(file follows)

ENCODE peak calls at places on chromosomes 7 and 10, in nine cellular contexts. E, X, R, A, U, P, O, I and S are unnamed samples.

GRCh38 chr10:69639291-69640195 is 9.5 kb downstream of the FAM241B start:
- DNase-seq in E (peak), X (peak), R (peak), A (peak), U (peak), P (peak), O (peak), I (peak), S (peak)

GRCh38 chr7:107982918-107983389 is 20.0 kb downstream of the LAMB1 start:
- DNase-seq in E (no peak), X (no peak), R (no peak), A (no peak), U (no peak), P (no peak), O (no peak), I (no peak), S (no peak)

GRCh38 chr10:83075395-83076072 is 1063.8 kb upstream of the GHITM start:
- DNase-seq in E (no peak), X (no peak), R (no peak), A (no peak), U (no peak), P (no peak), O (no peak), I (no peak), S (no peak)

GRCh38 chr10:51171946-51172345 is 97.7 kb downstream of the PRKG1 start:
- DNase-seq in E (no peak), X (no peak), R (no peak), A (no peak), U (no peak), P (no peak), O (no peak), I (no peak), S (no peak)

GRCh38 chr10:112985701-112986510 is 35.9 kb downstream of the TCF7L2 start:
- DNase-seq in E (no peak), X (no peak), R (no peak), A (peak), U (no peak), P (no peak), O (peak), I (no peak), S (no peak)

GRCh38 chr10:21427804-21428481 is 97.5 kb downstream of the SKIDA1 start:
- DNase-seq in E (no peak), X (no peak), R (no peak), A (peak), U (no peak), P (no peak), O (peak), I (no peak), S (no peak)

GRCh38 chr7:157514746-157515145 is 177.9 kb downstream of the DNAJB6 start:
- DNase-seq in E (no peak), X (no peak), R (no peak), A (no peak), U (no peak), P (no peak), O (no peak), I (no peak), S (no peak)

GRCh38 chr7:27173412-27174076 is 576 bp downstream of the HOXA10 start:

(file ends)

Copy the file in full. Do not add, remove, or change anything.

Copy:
ENCODE peak calls at places on chromosomes 7 and 10, in nine cellular contexts. E, X, R, A, U, P, O, I and S are unnamed samples.

GRCh38 chr10:69639291-69640195 is 9.5 kb downstream of the FAM241B start:
- DNase-seq in E (peak), X (peak), R (peak), A (peak), U (peak), P (peak), O (peak), I (peak), S (peak)

GRCh38 chr7:107982918-107983389 is 20.0 kb downstream of the LAMB1 start:
- DNase-seq in E (no peak), X (no peak), R (no peak), A (no peak), U (no peak), P (no peak), O (no peak), I (no peak), S (no peak)

GRCh38 chr10:83075395-83076072 is 1063.8 kb upstream of the GHITM start:
- DNase-seq in E (no peak), X (no peak), R (no peak), A (no peak), U (no peak), P (no peak), O (no peak), I (no peak), S (no peak)

GRCh38 chr10:51171946-51172345 is 97.7 kb downstream of the PRKG1 start:
- DNase-seq in E (no peak), X (no peak), R (no peak), A (no peak), U (no peak), P (no peak), O (no peak), I (no peak), S (no peak)

GRCh38 chr10:112985701-112986510 is 35.9 kb downstream of the TCF7L2 start:
- DNase-seq in E (no peak), X (no peak), R (no peak), A (peak), U (no peak), P (no peak), O (peak), I (no peak), S (no peak)

GRCh38 chr10:21427804-21428481 is 97.5 kb downstream of the SKIDA1 start:
- DNase-seq in E (no peak), X (no peak), R (no peak), A (peak), U (no peak), P (no peak), O (peak), I (no peak), S (no peak)

GRCh38 chr7:157514746-157515145 is 177.9 kb downstream of the DNAJB6 start:
- DNase-seq in E (no peak), X (no peak), R (no peak), A (no peak), U (no peak), P (no peak), O (no peak), I (no peak), S (no peak)

GRCh38 chr7:27173412-27174076 is 576 bp downstream of the HOXA10 start: